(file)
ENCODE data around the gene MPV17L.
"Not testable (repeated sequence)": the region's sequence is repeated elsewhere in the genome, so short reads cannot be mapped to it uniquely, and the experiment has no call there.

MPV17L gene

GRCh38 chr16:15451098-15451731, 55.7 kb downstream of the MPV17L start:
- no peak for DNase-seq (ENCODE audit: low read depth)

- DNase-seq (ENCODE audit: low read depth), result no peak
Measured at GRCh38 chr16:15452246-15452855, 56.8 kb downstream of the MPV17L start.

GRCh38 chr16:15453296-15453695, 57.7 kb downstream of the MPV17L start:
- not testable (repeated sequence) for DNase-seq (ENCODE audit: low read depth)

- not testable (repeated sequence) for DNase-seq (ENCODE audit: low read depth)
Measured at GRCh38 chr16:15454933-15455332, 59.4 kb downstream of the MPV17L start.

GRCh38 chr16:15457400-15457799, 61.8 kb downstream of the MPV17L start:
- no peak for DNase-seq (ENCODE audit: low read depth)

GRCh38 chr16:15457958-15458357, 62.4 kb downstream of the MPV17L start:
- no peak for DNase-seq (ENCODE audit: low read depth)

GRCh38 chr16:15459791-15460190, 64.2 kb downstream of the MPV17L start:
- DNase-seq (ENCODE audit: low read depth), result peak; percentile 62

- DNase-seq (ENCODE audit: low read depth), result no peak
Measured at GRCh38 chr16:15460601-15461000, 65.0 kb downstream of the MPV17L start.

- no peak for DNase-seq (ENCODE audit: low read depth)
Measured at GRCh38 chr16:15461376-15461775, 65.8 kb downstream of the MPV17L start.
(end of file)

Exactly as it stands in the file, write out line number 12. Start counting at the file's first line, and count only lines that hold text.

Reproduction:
GRCh38 chr16:15457400-15457799, 61.8 kb downstream of the MPV17L start: